“The seat responds automatically to your body’s position,” Curtis explained, “It is fully reclining, and there are blankets and pillows available in the recess to your left, while electronic hand-held devices and attachments are in the recess to your right.” Curtis nodded, satisfied that he had gotten through his spiel without incident. “Enjoy your trip, Mr. Benedict!” He closed the door, and immediately the room plunged into darkness. Seconds later, lights flickered back on—but the appearance of the room seemed very different. No longer was he sitting in a small chair in a tiny cabin. Now Daniel (now called Benedict) found himself reclining in a plush armchair in what appeared to be a spacious lounge. A waitress wearing a close-fitting blouse and pencil skirt approached him with a tray in her hands.
“Welcome, Benedict,” she said in the same voice that had greeted him when he stepped off the bus, “Can I interest you in a beverage?” She held up her tray in front of him, and immediately a long list of every sort of beverage, alcoholic and not, appeared on its surface. “Touch the screen to make your selection,” the female voice instructed, and Daniel suddenly realized he was viewing a life-like projection. He stared in amazement; the detail extended the full 360 degrees, and the only thing that felt out of place was the fact that he could not leave his chair. He turned back to the “waitress.” She was still holding the tray for him. Daniel leaned forward and scrolled through the list. Nearly every beverage in existence… but all he wanted was some simple refreshment. He tapped “Water” on the list, and the waitress asked, “Will that be mineral, bottled, or iced?”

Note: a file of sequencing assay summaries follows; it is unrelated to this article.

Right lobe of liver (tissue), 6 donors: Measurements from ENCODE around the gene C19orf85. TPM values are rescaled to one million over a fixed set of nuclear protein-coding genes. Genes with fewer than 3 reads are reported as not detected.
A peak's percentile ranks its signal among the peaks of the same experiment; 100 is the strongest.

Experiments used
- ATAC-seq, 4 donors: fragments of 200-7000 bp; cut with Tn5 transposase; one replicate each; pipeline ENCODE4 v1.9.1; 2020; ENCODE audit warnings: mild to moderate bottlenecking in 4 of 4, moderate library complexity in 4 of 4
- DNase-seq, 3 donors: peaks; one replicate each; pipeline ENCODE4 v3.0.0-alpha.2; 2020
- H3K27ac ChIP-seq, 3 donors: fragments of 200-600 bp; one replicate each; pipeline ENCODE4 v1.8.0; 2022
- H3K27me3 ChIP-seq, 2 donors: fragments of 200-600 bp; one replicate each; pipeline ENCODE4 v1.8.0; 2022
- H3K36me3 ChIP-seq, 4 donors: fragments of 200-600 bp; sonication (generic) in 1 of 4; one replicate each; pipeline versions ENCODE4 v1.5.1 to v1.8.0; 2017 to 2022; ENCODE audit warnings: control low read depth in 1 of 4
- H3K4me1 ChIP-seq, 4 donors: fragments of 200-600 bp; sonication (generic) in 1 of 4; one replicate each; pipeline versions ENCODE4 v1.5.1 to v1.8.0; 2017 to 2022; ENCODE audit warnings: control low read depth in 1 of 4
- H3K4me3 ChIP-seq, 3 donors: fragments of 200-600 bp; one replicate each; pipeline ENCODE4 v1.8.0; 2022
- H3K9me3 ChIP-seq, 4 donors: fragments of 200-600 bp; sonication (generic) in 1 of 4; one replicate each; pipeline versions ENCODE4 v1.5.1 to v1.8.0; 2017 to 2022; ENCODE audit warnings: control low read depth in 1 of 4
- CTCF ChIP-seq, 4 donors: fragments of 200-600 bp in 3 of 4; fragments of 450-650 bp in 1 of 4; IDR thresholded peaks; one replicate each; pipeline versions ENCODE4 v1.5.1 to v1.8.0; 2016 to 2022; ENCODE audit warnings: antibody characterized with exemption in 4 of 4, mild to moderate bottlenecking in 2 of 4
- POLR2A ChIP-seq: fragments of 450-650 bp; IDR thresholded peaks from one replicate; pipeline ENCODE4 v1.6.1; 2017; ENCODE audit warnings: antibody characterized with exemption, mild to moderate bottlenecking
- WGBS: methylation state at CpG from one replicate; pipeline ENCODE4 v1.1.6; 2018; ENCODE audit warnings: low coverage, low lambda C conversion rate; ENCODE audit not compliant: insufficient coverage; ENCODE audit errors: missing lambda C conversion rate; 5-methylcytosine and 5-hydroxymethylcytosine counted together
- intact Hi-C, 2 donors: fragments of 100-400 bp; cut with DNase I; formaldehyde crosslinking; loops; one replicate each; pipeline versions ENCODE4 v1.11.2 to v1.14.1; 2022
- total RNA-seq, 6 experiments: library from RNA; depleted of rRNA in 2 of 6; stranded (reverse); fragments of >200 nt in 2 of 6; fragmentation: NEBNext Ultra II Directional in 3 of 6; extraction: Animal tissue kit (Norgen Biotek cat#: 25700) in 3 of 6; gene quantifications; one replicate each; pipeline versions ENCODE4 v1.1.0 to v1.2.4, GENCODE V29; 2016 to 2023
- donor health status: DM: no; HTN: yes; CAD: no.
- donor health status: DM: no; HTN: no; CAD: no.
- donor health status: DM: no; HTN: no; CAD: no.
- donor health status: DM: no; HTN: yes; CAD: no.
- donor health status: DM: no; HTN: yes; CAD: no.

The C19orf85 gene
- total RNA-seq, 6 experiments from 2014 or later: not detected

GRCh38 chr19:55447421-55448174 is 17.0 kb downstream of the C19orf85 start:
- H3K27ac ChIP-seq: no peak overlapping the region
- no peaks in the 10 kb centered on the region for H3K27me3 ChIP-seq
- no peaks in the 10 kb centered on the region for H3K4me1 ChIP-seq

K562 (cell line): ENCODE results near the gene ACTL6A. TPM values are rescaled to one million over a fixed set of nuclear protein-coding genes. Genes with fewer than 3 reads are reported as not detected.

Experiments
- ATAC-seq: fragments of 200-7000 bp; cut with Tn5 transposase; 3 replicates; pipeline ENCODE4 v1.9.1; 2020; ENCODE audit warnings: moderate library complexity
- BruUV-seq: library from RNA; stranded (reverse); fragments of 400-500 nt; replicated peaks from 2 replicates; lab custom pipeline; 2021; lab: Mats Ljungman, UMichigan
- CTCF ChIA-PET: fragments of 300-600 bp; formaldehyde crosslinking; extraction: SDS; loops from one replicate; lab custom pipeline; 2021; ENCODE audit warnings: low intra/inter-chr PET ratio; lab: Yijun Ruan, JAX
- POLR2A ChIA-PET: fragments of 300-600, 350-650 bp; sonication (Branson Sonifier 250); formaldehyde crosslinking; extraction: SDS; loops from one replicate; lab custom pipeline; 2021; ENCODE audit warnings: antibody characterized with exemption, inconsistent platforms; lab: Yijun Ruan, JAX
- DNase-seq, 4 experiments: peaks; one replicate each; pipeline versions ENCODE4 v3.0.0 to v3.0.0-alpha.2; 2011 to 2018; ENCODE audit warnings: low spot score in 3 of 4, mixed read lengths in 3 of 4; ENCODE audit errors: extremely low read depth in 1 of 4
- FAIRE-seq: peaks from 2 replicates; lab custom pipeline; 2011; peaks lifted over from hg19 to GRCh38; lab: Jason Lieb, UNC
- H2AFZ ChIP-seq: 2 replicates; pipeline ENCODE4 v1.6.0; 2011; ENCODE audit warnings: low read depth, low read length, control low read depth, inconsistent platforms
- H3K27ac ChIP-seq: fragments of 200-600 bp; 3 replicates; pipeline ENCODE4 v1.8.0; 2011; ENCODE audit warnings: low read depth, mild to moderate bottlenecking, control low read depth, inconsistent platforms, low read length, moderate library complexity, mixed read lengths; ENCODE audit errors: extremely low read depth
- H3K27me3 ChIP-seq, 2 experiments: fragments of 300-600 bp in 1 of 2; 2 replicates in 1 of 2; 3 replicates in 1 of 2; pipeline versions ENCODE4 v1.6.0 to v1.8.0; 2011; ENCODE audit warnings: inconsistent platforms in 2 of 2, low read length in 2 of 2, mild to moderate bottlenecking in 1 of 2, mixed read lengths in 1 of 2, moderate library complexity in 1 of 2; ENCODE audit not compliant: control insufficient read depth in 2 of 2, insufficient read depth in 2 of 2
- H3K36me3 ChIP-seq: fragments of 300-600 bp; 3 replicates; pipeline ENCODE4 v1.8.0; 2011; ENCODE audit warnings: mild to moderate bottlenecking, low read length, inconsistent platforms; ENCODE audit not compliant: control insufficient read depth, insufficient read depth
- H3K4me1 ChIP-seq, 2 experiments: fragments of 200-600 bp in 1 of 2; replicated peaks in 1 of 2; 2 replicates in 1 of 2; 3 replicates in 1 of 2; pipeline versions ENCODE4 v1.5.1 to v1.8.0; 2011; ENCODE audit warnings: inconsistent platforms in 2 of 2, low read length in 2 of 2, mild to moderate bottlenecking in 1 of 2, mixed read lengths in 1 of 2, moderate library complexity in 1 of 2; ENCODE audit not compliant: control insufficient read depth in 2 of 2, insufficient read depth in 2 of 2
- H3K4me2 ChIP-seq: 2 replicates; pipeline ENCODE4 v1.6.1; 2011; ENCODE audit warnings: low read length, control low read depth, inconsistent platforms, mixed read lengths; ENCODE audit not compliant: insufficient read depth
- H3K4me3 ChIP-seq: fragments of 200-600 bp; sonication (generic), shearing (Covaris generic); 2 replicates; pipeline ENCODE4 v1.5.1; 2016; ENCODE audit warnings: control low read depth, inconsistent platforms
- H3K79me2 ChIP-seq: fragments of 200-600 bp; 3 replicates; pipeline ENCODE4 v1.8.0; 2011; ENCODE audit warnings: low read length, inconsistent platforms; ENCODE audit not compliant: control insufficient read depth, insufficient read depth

“Bottled,” Daniel replied automatically aloud, but the waitress responded anyway. She walked out of the room, and Daniel heard a chime ring right in front of him. He watched in amusement as a second waitress appeared, bearing a bottle of water on a tray—but when she extended it to offer the bottle to Daniel, he found that the projection aligned with the chute, so that he was grabbing an actual bottle off of the projected tray in the projected hands of a projected waitress.
As soon as he received the water, the waitress immediately followed up with, “Would you like some entertainment?”
Instantly, a chorus-girl in a gaudy, revealing outfit appeared in front of Daniel, leaning toward him with disturbingly convincing realism. “Want to play?” she crooned.
Daniel desperately closed his eyes and waved his hand, as if to wipe away the image, “No!” he cried frantically.